With all of the news swirling around us these days, it’s hard to catch hold of a thread of sanity and keep a firm grip on it. But that is what we must do if we are to find our way out of this wilderness in which we find ourselves.
If Al Franken is found to be a serial sexual predator, then he should resign. But, by the same token, Roy Moore should not be allowed to be seated in the Senate. Donald Trump should be driven from the White House – and for a lot more than his implausible denials of harassing and groping (and perhaps even raping) women.
We know about Donald Trump. We heard him on the Access Hollywood video. We know about Roy Moore. A person doesn’t get banned from the mall for dropping a hot dog on the floor of the food court. We don’t know about Al. All we have at this point are rumors and allegations. We have Franken’s apology, and we have Tweeden’s acceptance. Now what we need is an investigation into whether or not Franken has crossed a line that cannot be overlooked. But it can’t just be Franken we look at. We have to look at all accusations equally and not let one outweigh the other on political grounds. Most of all, we have to look at our society as a whole: at our ingrained acceptance and defense of bad behavior on the part of young men by dismissing it as “boys will be boys.” We have to stop lumping all inappropriate sexual behavior into the context of the worst sexual behavior and decide what the remedies are for all of those behaviors. We have to stop slut-shaming women who come forward with accusations of sexual assault/abuse by citing their occupations, mode of dress, language or any other “reason” to question the veracity of their accusations. A prostitute can be raped. Just because she sells her body doesn’t mean she can’t be the victim of unwanted advances. A woman who posed for Playboy, as Tweeden has done, is not inviting any Tom, Dick or Harry to grab her. Likewise, a woman wearing a bikini isn’t inviting every man on the beach to come get a piece of her. Allowing or refusing sexual contact is ALWAYS a woman’s choice, and anyone who ignores a woman when she says NO is a sexual predator. But not all of the accused are guilty. That is what is forgotten in the pissing match (I can’t call it a conversation) we are now having.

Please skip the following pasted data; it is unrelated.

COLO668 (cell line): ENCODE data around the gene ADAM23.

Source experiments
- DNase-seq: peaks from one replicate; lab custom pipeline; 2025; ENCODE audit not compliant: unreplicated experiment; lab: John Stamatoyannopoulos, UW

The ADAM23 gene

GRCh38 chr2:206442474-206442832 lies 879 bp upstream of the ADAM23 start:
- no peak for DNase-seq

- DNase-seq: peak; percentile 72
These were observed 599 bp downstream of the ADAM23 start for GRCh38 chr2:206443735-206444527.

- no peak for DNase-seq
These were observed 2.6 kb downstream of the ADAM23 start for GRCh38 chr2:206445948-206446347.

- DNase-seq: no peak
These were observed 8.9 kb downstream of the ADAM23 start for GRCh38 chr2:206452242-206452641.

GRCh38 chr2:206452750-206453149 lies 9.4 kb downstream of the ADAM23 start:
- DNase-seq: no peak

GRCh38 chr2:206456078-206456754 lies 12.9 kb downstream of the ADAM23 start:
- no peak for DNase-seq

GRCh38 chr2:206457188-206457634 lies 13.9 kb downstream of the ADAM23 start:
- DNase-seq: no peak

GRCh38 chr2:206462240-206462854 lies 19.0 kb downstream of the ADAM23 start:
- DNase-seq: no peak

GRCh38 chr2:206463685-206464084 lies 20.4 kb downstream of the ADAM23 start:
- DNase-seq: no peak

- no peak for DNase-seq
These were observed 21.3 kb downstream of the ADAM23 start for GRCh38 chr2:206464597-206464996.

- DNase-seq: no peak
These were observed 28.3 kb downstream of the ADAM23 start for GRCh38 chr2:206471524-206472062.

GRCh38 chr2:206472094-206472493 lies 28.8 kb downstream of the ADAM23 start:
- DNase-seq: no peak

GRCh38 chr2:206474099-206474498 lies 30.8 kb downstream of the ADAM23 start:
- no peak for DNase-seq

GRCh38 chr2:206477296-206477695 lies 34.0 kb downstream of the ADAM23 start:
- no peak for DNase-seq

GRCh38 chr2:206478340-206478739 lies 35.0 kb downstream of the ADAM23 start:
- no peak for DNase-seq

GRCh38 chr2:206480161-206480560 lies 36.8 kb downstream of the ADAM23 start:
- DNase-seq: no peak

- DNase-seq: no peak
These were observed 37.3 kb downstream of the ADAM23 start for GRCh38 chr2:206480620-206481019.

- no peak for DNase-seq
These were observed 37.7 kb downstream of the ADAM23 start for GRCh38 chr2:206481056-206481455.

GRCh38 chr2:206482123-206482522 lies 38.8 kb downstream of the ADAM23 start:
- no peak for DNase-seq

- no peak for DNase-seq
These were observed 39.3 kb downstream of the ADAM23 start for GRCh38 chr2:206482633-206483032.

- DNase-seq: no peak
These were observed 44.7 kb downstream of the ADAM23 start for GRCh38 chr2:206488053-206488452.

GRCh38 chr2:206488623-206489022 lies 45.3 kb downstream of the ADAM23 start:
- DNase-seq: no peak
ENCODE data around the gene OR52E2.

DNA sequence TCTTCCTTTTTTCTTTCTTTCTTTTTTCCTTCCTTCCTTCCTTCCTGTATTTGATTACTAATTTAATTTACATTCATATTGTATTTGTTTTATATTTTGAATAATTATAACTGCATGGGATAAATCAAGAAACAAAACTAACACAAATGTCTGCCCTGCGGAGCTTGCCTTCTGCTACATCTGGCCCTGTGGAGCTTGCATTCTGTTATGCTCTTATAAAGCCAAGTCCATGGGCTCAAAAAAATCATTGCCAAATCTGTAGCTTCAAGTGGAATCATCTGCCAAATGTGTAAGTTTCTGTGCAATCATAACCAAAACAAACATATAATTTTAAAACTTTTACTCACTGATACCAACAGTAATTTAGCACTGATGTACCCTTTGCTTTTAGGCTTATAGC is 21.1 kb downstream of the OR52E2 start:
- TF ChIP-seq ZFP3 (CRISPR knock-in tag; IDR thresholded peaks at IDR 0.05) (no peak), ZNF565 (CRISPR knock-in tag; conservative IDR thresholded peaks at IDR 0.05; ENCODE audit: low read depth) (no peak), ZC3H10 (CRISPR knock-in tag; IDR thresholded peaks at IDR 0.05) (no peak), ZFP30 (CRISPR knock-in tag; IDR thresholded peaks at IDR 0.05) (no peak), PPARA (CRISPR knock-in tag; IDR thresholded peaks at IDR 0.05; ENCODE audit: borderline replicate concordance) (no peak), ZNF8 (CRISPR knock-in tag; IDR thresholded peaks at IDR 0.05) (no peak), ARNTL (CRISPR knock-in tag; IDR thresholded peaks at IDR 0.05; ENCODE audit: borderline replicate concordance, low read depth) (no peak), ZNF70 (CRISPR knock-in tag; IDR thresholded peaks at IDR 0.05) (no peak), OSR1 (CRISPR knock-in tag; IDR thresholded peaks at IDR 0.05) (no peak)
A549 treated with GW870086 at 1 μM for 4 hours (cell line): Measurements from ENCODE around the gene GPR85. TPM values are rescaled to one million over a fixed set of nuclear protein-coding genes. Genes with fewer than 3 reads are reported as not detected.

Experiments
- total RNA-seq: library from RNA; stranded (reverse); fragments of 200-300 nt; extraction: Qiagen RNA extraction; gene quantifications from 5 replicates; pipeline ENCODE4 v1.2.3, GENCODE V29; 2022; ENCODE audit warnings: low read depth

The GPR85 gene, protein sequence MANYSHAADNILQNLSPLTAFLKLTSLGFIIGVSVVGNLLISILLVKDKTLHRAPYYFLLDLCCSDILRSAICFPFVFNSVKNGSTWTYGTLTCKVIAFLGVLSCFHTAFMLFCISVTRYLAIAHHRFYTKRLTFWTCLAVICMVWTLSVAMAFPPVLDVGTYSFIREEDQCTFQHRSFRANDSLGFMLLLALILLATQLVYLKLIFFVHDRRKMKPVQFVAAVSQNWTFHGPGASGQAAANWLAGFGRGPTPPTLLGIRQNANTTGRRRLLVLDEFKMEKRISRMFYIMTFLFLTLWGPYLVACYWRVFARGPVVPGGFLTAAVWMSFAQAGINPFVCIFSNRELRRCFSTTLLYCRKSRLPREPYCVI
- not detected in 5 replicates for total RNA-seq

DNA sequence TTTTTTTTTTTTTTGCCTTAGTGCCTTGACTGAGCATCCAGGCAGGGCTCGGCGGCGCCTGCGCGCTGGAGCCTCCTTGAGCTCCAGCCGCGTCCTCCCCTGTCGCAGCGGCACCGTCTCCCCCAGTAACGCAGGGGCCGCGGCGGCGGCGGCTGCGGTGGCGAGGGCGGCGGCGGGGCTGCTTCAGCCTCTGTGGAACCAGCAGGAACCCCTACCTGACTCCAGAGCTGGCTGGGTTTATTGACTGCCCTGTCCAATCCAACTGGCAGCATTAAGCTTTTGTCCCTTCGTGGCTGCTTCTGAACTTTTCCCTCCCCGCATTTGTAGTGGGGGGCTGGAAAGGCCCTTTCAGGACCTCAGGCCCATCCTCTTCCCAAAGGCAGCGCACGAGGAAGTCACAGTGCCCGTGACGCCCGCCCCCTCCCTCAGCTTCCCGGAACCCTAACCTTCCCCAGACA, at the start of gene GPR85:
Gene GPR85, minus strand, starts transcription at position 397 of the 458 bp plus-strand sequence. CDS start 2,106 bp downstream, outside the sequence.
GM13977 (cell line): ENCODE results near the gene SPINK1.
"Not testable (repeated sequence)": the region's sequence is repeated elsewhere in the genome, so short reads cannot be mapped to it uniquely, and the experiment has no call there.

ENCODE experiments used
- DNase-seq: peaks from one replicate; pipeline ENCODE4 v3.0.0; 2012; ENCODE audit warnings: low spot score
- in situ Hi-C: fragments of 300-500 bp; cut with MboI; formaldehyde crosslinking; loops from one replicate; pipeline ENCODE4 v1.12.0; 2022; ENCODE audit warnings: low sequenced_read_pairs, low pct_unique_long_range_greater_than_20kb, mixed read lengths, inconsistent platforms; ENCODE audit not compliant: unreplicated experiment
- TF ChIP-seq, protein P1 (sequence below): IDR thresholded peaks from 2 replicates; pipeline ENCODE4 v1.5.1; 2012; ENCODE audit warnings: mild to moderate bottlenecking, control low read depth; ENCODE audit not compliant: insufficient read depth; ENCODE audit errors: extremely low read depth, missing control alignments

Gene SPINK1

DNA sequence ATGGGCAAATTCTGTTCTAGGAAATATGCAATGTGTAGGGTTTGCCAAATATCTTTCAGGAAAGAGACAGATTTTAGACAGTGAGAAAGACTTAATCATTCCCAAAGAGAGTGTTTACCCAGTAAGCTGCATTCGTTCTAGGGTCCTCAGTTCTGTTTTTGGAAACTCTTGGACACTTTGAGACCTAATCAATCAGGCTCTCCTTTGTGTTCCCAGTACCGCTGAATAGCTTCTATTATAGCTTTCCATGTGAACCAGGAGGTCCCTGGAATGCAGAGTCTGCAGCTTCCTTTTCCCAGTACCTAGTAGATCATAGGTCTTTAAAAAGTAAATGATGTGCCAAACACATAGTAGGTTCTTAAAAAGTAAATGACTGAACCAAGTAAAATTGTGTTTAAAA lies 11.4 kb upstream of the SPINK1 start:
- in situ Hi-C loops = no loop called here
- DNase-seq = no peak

Until we all step back, calm down and act rationally, we will be playing into a narrative that serves Trump just fine but is not in our best interests.
Photo Credit: Wikimedia Commons